“Quote approval” just plain wrong

Two “truisms” I learned as a young reporter: never submit your story to the subjects of the story to “review” in advance of publication, and never agree to quote approval.

I always considered it a trust issue: I believed the people interviewed for stories were giving me factual information as they knew it, and they had to trust I would get the story right. Yes, I reviewed quotes with sources for accuracy, but never to clean up to meet their demands.

So it was with some disappointment – but not a great deal of surprise, frankly – to follow the revelations about the disturbing trend of “quote approval” embraced by news organizations. Essentially, in exchange for access to high-level officials in politics and government, journalists allow quotes to be previewed modified before publication. The practice is rampant in coverage of the Obama and Romney presidential campaigns.

As detailed in Jeremy Peters’ July 15 article for The New York Times, Bloomberg, The Washington Post, Vanity Fair, Reuters and the Times are among the media outlets that have agreed to the increasingly common practice. As one Times editor put it: “We don’t like the practice. We encourage our reporters to push back. Unfortunately, this practice is becoming increasingly common, and maybe we have to push back harder.”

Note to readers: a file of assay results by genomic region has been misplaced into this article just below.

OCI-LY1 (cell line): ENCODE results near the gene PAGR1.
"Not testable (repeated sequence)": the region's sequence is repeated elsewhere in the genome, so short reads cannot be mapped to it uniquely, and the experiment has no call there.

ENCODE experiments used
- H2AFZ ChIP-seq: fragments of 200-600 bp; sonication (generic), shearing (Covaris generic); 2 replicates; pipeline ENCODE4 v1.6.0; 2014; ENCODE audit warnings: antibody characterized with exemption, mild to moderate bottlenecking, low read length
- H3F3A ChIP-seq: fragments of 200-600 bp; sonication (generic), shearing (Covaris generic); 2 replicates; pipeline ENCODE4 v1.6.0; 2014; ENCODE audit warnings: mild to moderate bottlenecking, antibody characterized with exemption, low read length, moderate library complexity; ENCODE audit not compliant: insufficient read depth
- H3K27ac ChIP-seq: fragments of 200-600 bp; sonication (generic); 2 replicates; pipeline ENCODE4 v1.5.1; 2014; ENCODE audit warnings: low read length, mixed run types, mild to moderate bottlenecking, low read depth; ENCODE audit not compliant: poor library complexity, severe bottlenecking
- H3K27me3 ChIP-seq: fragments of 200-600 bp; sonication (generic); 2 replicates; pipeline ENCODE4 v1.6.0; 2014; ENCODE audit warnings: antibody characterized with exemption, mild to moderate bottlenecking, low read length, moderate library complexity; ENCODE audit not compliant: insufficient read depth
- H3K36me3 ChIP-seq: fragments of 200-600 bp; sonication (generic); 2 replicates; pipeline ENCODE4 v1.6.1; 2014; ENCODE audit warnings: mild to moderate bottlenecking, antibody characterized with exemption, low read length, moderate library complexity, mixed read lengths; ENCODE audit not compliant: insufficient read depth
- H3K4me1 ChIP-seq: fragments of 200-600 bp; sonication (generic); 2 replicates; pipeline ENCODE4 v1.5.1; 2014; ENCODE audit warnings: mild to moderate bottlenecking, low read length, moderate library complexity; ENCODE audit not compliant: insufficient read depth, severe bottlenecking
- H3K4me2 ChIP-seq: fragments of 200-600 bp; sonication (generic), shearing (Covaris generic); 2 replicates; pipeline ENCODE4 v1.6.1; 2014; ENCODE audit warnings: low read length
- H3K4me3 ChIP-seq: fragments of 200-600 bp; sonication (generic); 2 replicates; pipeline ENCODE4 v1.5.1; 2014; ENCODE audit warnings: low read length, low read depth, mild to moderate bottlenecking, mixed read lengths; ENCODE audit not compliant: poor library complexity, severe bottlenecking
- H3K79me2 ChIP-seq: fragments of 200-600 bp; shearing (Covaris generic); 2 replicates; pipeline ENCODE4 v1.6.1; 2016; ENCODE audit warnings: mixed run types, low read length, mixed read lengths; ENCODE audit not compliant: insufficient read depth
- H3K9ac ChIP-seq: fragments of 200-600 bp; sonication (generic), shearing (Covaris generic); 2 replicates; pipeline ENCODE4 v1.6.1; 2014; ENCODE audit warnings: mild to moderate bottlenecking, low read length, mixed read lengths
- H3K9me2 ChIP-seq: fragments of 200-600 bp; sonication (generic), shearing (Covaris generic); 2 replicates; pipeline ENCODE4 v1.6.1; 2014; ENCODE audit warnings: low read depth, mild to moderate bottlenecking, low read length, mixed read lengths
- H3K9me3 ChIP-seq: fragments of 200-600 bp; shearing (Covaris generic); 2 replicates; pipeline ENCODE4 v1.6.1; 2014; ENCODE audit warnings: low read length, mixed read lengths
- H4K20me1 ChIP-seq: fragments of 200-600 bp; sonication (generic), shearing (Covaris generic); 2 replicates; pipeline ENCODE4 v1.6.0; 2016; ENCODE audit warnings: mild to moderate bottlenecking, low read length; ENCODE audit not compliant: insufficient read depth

Yes, as political coverage war horse Dan Rather wrote in a scathing opinion piece, the mighty Times and other powerful media outlets have to push back harder. It’s essential that all reporters and news organizations push back when confronted with this mandate.

Public trust in the media continues to erode; being controlled by politicians and their minions will do nothing to improve that status.

Poynter last week hosted a live chat titled, “What’s the deal with quote approval?” Follow the replay here.

About Len La Barth

I am a longtime journalist still in love with this heartbreaking business.
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